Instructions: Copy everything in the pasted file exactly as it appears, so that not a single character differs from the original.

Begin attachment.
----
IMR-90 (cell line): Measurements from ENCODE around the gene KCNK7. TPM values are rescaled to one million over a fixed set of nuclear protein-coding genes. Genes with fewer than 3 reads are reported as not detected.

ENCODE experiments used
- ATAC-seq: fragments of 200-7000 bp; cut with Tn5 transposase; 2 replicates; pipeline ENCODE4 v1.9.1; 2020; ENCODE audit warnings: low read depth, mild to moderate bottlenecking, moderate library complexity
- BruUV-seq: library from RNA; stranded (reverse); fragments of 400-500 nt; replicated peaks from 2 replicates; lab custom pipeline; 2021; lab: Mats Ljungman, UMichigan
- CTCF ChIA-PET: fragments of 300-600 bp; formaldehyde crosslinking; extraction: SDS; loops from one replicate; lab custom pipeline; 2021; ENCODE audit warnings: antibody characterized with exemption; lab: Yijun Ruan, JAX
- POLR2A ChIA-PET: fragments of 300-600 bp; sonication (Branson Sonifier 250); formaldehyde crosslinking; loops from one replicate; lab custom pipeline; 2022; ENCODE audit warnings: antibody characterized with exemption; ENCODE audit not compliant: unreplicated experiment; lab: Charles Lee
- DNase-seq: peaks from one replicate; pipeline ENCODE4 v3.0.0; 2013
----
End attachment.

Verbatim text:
IMR-90 (cell line): Measurements from ENCODE around the gene KCNK7. TPM values are rescaled to one million over a fixed set of nuclear protein-coding genes. Genes with fewer than 3 reads are reported as not detected.

ENCODE experiments used
- ATAC-seq: fragments of 200-7000 bp; cut with Tn5 transposase; 2 replicates; pipeline ENCODE4 v1.9.1; 2020; ENCODE audit warnings: low read depth, mild to moderate bottlenecking, moderate library complexity
- BruUV-seq: library from RNA; stranded (reverse); fragments of 400-500 nt; replicated peaks from 2 replicates; lab custom pipeline; 2021; lab: Mats Ljungman, UMichigan
- CTCF ChIA-PET: fragments of 300-600 bp; formaldehyde crosslinking; extraction: SDS; loops from one replicate; lab custom pipeline; 2021; ENCODE audit warnings: antibody characterized with exemption; lab: Yijun Ruan, JAX
- POLR2A ChIA-PET: fragments of 300-600 bp; sonication (Branson Sonifier 250); formaldehyde crosslinking; loops from one replicate; lab custom pipeline; 2022; ENCODE audit warnings: antibody characterized with exemption; ENCODE audit not compliant: unreplicated experiment; lab: Charles Lee
- DNase-seq: peaks from one replicate; pipeline ENCODE4 v3.0.0; 2013